In concentrating on priorities during a crunch point, use the triage method. This method was developed by the French army in World War I, when the dressing stations behind the lines were swamped with far too many wounded soldiers for the doctors and nurses to treat. They solved the problem by dividing the wounded into three groups. The first were those who would die, no matter how much treatment they received. They were put aside and made comfortable.

The second group included those who had only light wounds. They would survive whether they got immediate treatment or not. They also were put aside. The third group consisted of those soldiers who would survive ONLY if they were treated immediately. This is where the doctors and nurses focused their attention.

In your business you should apply triage as well. Focus all your attention on those problems that can be solved if you act imme­diately. Refuse to worry about situations that cannot be resolved. Let them go; and do not waste time on situations that will take care of themselves whether you do anything or not. Focus on those problems, decisions, and activities where immediate action is essential to saving the situation.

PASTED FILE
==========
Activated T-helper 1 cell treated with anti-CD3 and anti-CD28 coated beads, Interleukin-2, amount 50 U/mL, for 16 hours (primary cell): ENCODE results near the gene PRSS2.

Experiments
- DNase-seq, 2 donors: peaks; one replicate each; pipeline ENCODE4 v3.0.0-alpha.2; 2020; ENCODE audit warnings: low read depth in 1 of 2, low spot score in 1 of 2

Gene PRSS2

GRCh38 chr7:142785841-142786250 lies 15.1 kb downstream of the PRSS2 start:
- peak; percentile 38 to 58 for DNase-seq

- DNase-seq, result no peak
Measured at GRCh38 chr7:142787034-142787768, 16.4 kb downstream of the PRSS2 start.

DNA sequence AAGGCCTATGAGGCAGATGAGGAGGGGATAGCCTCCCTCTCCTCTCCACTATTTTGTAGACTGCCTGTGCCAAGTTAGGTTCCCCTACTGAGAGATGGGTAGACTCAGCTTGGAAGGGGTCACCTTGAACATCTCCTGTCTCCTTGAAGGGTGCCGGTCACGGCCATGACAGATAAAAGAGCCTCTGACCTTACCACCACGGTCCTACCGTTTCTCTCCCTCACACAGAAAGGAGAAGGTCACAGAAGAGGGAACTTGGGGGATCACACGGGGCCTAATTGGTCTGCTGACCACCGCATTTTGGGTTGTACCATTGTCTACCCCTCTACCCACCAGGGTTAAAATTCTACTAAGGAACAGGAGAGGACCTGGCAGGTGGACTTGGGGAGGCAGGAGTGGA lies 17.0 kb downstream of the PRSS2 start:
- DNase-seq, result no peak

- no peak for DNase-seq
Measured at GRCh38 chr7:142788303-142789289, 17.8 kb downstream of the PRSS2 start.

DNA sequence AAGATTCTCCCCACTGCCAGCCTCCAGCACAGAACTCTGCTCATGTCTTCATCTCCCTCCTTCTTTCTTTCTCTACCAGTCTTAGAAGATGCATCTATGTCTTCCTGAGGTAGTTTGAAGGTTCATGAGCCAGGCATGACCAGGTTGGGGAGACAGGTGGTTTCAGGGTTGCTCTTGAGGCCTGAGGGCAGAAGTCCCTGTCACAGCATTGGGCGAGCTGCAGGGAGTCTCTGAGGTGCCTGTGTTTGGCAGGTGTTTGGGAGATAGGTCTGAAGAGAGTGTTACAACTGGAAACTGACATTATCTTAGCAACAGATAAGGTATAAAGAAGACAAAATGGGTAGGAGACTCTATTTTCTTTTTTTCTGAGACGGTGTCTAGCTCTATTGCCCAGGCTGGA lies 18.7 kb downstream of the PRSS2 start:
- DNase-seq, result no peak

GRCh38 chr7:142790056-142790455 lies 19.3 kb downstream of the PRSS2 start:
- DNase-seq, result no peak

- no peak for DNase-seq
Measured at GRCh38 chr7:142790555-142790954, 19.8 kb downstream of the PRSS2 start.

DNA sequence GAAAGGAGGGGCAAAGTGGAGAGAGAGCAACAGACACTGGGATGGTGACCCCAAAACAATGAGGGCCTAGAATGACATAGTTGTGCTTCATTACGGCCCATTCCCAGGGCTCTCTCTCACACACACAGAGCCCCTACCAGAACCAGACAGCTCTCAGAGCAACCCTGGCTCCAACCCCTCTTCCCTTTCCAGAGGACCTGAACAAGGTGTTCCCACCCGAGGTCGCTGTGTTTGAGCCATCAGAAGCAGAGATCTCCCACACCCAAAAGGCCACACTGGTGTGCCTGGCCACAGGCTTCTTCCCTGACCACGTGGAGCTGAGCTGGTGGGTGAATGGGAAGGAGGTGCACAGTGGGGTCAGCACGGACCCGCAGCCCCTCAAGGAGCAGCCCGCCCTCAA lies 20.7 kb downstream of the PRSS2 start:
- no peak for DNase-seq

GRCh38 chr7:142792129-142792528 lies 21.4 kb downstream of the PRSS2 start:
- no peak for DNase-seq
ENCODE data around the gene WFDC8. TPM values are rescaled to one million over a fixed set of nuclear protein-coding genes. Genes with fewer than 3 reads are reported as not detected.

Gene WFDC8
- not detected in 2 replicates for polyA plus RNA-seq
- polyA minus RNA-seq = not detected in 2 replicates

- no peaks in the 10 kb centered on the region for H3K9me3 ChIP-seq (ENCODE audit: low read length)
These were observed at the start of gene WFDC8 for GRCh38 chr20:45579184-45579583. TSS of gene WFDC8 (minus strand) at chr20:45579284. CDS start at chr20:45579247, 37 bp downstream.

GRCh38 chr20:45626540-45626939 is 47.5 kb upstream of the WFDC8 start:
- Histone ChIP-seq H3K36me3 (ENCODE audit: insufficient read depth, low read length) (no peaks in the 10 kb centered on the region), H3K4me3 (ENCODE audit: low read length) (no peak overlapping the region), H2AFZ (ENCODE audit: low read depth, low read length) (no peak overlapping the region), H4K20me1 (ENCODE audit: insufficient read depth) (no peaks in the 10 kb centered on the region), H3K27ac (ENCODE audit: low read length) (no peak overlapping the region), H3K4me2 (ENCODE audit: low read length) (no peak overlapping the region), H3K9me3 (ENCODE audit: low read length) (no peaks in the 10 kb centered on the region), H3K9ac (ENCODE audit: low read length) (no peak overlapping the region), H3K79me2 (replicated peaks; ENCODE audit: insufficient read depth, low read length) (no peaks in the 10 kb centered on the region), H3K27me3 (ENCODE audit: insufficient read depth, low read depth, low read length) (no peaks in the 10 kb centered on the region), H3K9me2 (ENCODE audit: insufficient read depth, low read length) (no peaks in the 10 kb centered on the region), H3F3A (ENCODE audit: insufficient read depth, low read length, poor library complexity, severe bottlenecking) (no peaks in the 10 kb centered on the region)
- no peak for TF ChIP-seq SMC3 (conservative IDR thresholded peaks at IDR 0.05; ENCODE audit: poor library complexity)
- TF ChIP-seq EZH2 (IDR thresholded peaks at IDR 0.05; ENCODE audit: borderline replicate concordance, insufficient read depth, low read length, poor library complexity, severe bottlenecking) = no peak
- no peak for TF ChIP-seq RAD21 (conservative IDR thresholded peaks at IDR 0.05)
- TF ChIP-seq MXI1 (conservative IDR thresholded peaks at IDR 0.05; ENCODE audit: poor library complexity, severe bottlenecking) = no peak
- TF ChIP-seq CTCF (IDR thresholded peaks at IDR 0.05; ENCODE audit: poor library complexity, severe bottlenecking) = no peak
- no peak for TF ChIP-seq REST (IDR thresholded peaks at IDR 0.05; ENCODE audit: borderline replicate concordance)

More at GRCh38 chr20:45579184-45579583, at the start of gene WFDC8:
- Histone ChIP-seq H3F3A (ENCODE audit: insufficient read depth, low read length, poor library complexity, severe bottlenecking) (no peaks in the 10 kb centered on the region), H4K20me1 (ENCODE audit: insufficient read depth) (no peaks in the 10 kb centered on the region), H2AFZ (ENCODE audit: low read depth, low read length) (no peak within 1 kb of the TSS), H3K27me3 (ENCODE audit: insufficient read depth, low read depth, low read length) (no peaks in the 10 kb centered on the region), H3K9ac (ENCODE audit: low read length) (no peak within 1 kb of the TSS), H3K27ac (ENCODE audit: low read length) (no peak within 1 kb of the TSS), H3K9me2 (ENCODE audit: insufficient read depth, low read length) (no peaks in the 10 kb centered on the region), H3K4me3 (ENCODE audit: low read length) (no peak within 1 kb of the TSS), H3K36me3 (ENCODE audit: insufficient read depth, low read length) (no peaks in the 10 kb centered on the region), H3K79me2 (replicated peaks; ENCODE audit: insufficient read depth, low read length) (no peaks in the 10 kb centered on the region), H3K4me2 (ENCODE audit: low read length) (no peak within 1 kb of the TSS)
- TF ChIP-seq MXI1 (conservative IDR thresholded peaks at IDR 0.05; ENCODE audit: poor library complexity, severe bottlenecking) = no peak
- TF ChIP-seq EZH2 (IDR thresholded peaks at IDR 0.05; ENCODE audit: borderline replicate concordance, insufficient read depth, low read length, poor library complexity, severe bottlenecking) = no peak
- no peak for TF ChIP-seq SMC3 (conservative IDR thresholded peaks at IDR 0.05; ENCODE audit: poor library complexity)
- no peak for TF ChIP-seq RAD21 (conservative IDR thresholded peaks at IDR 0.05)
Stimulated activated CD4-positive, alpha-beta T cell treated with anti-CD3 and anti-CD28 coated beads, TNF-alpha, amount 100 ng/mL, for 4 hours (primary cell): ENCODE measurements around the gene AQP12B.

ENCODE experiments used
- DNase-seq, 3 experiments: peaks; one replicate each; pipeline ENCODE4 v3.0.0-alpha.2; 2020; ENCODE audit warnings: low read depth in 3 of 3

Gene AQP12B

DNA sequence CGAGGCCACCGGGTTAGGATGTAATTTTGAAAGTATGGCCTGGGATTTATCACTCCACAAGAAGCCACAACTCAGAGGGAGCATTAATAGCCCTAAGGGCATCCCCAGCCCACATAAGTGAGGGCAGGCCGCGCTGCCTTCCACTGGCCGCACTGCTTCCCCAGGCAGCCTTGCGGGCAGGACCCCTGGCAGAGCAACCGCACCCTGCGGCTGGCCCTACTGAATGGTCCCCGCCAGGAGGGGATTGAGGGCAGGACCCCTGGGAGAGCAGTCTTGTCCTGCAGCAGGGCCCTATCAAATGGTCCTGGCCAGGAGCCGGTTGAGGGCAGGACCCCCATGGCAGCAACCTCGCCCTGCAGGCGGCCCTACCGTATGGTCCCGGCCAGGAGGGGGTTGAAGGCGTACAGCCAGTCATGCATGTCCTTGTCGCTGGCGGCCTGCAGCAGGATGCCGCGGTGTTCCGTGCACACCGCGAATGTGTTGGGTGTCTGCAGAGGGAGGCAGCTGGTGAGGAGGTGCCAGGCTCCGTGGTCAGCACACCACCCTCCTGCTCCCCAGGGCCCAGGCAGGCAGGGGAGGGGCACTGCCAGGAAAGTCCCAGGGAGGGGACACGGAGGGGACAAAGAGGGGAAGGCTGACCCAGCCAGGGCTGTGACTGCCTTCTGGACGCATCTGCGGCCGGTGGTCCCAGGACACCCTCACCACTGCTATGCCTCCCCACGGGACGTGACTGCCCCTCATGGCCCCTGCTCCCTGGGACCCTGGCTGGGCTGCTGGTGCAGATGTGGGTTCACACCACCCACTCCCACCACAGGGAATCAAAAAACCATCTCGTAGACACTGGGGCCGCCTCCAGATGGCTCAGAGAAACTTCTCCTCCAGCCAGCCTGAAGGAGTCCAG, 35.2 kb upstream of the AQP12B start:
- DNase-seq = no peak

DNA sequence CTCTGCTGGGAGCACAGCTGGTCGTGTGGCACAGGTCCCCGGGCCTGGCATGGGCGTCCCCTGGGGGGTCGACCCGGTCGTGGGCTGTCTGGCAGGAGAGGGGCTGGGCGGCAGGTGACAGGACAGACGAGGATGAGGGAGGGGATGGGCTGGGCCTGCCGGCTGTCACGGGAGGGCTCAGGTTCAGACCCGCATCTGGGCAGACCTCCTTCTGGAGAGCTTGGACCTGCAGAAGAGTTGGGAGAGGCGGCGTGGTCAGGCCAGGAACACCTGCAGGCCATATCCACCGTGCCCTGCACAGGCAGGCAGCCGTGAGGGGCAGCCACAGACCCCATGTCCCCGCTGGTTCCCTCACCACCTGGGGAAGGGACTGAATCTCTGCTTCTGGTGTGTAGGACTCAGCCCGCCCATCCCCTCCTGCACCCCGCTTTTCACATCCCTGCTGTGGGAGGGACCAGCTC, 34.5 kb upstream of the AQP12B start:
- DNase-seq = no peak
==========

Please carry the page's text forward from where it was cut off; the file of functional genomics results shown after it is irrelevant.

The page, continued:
In normal times, you are over­whelmed with too much to do and too little time. In crunch time, you are often swamped with far more tasks than you can handle. This sit­uation makes it almost impossible for you to develop the coolness, calmness, and self-control that you need to contend with the unex­pected reversal or setback.

You really must sim­plify your life in every way you can, from both a personal and a business standpoint. Simpli­fying things now will help you weather the crunch points to come.

Start off the process by deter­mining your true values. Decide what is really important to you. It has been said that all problems in human life can be resolved with a return to values. What are yours? Where might you be deviating from them? It is easy to get caught up and overwhelmed by the problems facing you. To assert control, you need to stand back and ask yourself, ‘‘What are my core beliefs?’’

Set “peace of mind” as your highest goal. In the long run, nothing is worth destroying your mental and physical health over. Once you have set peace of mind as your highest goal, organise your life around it. Refuse to allow yourself to be put off your game or to become anxious or upset about whatever is going on around you. You will find this to be an extremely valuable trait to have during crunch time.